How far will the three women go to protect Zane from the truth?

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caseys

Book Reading and Signing with Marlette Bess Saturday, August 19, 2017 5pm – 7pm Casey’s, Downtown Whitefish 

MARLETTE BESS: WAYNE DINGO WAY (37) an attorney from Seattle took a leave of absence from his firm to care for his dying father in Whitefish, Montana. He was having a conversation with WAYNE WAY, his father, about where his life was headed when his father’s eyes rolled back into his head, he took his last breath and he died. Dingo was stunned – they had just been talking a moment before and now he was gone. Dingo gently closed his father’s eyes and kissed his forehead, stood up, grabbed his ski parka and headed for the front door. Dingo was in shock as he pulled his beanie down over his blond curly locks. He opened the door to a slap of bitter cold as he hustled his 6 foot 2 frame down the path.

The snow and ice on the sidewalk reminded him to take it easy as he walked toward downtown. Feeling the need to drown his sorrows, he found himself outside of Casey’s bar. He opened the door and entered the bar and walked to the only seat open at the bar that was next to a beautiful brunette with the most striking blackish/blue eyes, BERNADETTE LUCAS. Bernadette (35) was a free-lance physical therapist who had finished with a patient at the hospital and didn’t want to go be alone at home.

Dingo asked Bernadette if she would toast his father who just died. She introduced herself and seeing the pain in his eyes she agreed to the drink. He looked at her and could see her lonely beauty. After a couple of beers and three shots of tequila, she walked him home with her dog Hairy tagging along behind. On the cold walk home, Dingo kissed her – a kiss that not only curled her toes but made her body explode with heat.

When Dingo and Bernadette got to Dingo’s dad’s quaint, little house, Dingo passed out on the couch. Bernadette wandered around the house to find a blanket for Dingo and found his father dead in one of the bedrooms. Not exactly knowing what to do, she called her long-time friend at the police department Detective SAM MCDONALD to help with the body. Sam had the body picked up and they helped Dingo into bed.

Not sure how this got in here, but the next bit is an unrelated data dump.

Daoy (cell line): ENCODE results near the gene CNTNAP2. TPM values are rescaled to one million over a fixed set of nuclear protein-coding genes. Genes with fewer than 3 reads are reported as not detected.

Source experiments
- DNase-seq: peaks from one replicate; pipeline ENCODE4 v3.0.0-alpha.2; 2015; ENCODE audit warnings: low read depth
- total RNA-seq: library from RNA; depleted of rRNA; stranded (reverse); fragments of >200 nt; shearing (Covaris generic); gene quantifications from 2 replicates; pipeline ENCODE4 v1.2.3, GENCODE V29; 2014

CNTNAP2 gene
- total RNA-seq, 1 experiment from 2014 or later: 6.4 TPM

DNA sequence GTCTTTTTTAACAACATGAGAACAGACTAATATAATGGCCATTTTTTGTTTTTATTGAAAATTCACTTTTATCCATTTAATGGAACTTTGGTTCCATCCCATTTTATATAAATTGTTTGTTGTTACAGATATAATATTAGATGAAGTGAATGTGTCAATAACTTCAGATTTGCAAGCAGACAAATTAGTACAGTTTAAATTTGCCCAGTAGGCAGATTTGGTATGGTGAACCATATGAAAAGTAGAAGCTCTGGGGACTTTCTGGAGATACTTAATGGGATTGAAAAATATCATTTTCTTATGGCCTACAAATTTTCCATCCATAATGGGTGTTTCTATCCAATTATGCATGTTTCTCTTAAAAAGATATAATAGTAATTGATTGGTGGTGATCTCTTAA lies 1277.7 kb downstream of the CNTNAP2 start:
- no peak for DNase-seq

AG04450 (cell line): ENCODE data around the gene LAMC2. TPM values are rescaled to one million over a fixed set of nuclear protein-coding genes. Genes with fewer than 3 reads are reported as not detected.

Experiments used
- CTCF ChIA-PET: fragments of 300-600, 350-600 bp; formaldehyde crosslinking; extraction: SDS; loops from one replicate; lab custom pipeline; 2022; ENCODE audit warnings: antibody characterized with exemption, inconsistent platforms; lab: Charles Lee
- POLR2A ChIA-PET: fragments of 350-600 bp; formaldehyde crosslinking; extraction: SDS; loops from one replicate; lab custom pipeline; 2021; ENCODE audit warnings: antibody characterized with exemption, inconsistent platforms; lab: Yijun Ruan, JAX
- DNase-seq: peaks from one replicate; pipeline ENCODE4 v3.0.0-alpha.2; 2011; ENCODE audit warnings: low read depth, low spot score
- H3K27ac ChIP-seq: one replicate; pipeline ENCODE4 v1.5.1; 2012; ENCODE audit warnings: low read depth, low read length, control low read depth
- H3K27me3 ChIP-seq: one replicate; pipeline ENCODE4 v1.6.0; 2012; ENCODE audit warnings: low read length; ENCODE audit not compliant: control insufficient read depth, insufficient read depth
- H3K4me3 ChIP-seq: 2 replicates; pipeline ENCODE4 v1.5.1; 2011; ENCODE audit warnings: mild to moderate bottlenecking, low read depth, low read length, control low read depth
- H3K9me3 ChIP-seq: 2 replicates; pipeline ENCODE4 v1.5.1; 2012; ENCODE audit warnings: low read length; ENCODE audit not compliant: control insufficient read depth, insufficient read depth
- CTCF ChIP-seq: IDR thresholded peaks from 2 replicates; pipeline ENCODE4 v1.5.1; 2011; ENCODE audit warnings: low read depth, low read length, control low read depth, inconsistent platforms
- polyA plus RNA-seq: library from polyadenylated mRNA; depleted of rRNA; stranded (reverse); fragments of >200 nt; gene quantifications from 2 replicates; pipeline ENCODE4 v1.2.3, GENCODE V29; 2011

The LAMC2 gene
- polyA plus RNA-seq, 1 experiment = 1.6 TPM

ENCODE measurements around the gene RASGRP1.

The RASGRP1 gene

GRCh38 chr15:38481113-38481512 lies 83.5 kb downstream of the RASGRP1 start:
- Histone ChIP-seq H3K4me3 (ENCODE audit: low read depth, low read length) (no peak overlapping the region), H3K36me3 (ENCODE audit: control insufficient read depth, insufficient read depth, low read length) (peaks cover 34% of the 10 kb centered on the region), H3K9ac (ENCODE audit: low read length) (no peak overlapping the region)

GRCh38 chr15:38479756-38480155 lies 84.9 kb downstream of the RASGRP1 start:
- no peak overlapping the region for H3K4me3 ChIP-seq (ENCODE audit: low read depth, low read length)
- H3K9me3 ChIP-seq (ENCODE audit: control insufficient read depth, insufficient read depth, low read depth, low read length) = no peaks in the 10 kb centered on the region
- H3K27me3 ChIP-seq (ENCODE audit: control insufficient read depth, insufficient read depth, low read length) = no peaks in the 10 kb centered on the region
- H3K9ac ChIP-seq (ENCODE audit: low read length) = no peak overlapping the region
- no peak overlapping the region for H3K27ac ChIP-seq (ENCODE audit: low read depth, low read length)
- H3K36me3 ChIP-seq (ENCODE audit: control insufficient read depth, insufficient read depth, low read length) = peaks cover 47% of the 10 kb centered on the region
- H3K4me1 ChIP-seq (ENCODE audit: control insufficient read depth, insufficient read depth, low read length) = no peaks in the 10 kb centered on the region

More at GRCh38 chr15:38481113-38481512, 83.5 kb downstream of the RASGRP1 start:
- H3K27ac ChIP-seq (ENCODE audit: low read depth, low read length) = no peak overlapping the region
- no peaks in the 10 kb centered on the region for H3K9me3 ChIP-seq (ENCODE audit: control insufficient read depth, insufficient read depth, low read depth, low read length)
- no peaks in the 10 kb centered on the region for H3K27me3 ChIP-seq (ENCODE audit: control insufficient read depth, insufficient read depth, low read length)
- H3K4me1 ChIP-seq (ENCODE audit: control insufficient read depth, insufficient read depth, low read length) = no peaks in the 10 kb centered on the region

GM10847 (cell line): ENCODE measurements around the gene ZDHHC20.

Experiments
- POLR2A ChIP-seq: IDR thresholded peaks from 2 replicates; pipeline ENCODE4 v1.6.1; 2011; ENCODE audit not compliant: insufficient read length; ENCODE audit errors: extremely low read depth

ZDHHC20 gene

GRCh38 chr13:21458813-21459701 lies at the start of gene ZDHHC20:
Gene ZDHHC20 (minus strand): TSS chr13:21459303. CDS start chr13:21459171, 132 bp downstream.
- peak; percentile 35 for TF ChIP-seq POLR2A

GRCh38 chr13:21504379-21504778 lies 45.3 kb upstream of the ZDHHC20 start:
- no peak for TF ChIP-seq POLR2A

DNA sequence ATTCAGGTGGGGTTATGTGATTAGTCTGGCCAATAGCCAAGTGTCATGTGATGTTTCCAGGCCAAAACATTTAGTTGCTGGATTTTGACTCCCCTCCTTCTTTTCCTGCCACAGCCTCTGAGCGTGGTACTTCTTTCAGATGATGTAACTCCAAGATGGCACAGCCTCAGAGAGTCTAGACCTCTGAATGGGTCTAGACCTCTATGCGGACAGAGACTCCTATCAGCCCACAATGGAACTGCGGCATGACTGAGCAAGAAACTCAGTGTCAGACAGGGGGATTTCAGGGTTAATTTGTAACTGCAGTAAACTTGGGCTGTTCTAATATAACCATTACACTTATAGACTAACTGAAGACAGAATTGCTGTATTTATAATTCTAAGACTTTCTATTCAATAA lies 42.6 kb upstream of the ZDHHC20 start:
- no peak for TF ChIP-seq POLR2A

Bernadette stayed with Dingo that night and even slept in his bed between the sheet and comforter to keep her distance. In the morning, being more himself, Dingo looked at Bernadette and wanted her immediately. The chemistry of longing, loneliness and desire lead them to each other discovering both themselves and the each. Once they had sex the only thing they wanted was more of each other.

Dingo and Bernadette were engaged shortly after they met. While still riding on the high of the engagement, they returned home to find more Dingo’s sister took her own life causing much pain and heartache. Tragedy did not end there for the couple, they soon discovered Dingo sister’s husband had killed himself and their children. The budding relationship grew with the highs of sex, lust and love and the depths of hell with the mounting pain of loss.

Dingo and Bernadette had two wedding ceremonies –  one for themselves in Las Vegas and a second time for friends and family in Whitefish. Bernadette’s terminally ill father attended the wedding and died that night leaving her with money and a whole lot of undiscovered secrets.

The two lovers honeymooned in Australia where Bernadette was forced to face her own demons straining the trip. After having a nightmare reliving when she was raped in Central Park, she woke flailing, catching Dingo’s cheek with her fingernail, sending him to the hospital. When he went into surgery, she went into a tailspin not returning to the hospital for hours. She was lost in her confusion and when Dingo awoke, he thought she left him. When he healed they went back to honeymooning and they talked through her trauma regaining the closeness they lost from her nightmare.

The unthinkable happened in the third month of their honeymoon.  Sam, Bernadette’s best friend back in Whitefish, was shot in the line of duty. Bernadette and Dingo took a marathon of flights to get back to the United States only to find Sam sitting up in the ICU after having his ventilator removed. Bernadette doted on Sam to the exclusion of everyone else, especially Dingo. But once again, Bernadette pulled herself together to be with Dingo and returning to their new home in Seattle shortly after.